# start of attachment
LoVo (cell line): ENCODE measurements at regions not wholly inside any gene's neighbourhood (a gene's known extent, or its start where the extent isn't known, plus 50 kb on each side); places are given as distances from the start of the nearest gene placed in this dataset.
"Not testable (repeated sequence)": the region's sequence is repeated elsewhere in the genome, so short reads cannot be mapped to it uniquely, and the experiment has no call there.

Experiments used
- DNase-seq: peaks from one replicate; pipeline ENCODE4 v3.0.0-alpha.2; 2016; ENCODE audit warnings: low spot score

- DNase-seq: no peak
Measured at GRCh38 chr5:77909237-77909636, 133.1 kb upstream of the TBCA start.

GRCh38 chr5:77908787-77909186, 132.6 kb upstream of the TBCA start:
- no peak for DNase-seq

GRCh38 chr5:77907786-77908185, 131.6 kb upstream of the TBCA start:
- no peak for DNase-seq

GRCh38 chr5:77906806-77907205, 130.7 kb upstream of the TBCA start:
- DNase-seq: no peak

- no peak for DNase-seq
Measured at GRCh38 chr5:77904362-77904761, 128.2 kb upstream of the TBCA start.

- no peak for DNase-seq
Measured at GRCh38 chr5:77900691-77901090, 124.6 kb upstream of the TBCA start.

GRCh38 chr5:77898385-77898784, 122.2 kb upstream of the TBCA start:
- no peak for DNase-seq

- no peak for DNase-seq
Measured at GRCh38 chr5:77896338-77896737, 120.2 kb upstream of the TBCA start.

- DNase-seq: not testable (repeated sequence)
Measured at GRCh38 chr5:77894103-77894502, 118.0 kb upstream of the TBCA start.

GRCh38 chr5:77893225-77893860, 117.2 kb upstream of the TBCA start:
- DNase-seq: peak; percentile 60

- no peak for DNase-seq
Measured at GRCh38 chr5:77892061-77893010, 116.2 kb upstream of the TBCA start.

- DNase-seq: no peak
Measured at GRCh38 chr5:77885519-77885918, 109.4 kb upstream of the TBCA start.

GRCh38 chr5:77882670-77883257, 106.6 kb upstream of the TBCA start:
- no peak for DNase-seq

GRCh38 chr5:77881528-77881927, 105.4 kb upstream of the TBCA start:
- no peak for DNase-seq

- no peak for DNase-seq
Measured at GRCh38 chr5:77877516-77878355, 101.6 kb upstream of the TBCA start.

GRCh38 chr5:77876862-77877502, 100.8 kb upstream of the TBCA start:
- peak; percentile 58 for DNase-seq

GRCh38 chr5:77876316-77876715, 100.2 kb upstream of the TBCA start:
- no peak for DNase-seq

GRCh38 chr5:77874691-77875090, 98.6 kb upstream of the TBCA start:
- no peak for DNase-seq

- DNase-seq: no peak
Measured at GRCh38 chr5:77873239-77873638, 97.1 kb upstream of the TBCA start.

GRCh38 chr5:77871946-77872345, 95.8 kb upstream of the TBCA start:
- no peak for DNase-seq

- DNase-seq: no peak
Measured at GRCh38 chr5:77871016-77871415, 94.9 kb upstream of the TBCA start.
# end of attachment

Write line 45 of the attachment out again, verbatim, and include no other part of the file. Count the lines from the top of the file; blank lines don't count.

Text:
- DNase-seq: no peak